Jan 14, 2021
Svetlana is a Russian photographer who started documentary photography following her interest in social studies. In her series 'Summer Camp - Adults with Autism', Svetlana portrays the people and activities involved in a Russian camp for adults with autism spectrum disorder. Quiet and moving images with a cinematic quality, give us an insight into the world of people with autism, at the time that make us embrace our differences and promote acceptance at all levels.
am - First of all thank you very much for your contribution to our project. Can you please introduce yourself for us?
SB - My name is Svetlana Bulatova and I’m a photographer from Russia. I graduated in historical studies and later developed an interest in social studies and different communities through documentary photography. Since 2016 I have been working in the North Caucasus and currently I’m working on a photobook about this region.
am - What does photography mean to you?
SB - Photography is like a language, and I can express myself better through images.
am - What is 'Summer Camp - Adults with Autism' about?
SB - On the banks of Russia’s scenic Vuoksi River, there is a camp for Russian children and adults with autism. Every summer, campers ranging from the age of 18 to 40 and a handful of volunteers, gather to boat, craft, and cook at this Soviet-era tourist destination. The camp is an initiative of 'Anton’s Right Here', a center in St. Petersburg that provides support to people with autism spectrum disorder (ASD). It aims to make socialization easier and help transition campers into a more independent lifestyle afterwards. In Russia, where there are no statistics about the prevalence of autism and limited medical assistance, it is a rare place of freedom and understanding.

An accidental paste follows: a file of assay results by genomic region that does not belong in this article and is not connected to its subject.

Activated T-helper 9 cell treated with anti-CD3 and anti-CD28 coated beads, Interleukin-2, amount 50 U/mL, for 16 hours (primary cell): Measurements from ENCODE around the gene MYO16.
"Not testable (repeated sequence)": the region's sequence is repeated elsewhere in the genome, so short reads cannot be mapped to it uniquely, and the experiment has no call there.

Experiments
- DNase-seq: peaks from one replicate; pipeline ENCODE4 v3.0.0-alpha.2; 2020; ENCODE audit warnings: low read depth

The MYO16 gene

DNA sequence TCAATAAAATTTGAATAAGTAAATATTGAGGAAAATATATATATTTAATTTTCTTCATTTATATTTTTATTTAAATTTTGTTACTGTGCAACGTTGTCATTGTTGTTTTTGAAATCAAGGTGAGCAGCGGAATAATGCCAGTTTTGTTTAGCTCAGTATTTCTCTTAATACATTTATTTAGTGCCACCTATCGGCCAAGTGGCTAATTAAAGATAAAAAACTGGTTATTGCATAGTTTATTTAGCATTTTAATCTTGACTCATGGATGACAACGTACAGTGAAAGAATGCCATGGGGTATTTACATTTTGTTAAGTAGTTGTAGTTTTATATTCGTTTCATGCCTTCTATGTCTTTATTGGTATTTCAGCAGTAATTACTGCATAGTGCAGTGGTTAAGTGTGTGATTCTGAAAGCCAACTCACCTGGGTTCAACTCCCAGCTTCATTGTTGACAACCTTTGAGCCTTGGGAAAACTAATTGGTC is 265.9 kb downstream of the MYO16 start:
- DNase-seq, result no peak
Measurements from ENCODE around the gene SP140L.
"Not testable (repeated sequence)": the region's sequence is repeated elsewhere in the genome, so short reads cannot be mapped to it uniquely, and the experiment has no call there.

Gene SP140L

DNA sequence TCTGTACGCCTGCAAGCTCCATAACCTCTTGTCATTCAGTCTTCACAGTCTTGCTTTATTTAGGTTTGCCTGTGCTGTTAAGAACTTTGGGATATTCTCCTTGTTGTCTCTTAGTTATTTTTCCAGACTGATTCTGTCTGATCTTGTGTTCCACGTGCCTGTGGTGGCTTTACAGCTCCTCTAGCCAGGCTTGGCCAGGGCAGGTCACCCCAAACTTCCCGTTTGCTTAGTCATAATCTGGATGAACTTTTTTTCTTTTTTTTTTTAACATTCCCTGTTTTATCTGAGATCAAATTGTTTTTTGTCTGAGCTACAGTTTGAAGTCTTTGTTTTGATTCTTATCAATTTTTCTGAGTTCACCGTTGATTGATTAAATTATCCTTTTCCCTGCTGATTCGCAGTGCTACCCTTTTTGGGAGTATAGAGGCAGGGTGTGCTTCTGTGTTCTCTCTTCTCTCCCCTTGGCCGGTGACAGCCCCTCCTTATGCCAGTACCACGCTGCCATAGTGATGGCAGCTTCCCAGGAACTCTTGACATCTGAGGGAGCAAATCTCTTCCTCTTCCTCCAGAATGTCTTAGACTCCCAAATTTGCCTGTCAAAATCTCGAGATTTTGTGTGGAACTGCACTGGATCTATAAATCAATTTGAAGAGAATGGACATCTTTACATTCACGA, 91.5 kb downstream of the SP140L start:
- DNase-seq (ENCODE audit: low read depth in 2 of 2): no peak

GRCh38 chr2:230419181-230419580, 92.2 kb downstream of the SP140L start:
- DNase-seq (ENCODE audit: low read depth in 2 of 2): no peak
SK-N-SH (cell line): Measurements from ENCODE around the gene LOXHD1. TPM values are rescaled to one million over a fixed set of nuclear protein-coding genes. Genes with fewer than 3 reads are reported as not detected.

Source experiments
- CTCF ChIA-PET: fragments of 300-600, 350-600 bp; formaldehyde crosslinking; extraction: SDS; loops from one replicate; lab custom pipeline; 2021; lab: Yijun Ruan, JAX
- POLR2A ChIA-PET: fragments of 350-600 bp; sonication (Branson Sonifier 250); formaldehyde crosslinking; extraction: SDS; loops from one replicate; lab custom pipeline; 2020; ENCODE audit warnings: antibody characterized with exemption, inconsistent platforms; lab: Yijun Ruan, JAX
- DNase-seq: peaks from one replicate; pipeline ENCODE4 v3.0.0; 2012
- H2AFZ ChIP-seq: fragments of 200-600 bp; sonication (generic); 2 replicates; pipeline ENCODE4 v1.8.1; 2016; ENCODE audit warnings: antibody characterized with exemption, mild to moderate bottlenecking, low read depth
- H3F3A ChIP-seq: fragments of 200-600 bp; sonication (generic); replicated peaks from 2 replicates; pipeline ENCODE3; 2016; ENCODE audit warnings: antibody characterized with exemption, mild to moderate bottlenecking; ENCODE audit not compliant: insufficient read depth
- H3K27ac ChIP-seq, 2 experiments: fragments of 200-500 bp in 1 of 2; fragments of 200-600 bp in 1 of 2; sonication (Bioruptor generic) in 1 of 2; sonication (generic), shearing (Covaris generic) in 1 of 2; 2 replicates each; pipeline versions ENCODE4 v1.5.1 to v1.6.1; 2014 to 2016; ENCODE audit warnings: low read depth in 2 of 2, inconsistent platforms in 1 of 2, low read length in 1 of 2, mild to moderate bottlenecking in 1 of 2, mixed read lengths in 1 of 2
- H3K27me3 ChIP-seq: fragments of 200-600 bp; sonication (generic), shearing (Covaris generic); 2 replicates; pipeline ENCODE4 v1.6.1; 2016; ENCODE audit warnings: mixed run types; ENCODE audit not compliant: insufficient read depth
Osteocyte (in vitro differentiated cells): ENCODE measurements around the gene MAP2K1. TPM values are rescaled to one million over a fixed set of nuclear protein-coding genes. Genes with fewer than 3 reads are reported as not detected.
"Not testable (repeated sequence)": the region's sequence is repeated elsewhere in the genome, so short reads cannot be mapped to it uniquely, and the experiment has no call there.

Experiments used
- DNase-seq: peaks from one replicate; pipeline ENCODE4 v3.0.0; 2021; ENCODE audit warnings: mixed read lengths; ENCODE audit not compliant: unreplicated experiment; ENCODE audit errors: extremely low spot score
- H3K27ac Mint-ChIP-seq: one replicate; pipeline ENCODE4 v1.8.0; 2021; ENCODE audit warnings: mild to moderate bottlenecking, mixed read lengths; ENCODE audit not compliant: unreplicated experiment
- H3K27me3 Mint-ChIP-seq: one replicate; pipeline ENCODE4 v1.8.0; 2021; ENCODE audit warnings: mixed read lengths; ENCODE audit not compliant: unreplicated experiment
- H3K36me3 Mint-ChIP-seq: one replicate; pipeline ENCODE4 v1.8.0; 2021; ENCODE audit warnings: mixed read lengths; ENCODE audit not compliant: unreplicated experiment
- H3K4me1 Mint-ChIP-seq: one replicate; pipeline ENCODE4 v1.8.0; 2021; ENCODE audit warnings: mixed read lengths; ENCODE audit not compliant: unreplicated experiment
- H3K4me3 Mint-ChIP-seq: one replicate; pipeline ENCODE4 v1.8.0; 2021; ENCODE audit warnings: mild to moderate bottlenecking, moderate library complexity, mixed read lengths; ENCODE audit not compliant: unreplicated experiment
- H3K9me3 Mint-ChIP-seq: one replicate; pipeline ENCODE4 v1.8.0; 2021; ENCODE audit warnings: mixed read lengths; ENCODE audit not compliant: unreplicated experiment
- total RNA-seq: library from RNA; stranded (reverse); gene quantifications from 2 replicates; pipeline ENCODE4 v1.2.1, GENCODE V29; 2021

In July 2019, I traveled to the village of Losevo to document the summer camp. The camp runs two sessions: one for children and another for adults. I attended the week-long adult camp and photographed the 15 participants, 21 volunteers, and other staff. For people with autism it is very important to learn how to be independent in their everyday life, since this will help them in the future at home. After the camp, it becomes easier for them to make contact with new people, take care of themselves in the absence of their parents, and visit unfamiliar places.
The motto of the 'Anton’s Right Here' center is “Help us to help them. Help them to help you". This resonated with me. After a week, I left with the reminder that each person has a right to a place where they can be themselves. By accepting others, in the end, you accept yourself.
am - Who are your favourite photographers / artists?
SB - I don’t have favourite photographers or artists.
am - What is your favourite movie?
SB - Great Soviet-era movies.
am - What is your favourite photo book?
SB - 'Liquid Land' by Rena Effendi.
am - Thank you very much for your time and your contribution to analog magazine.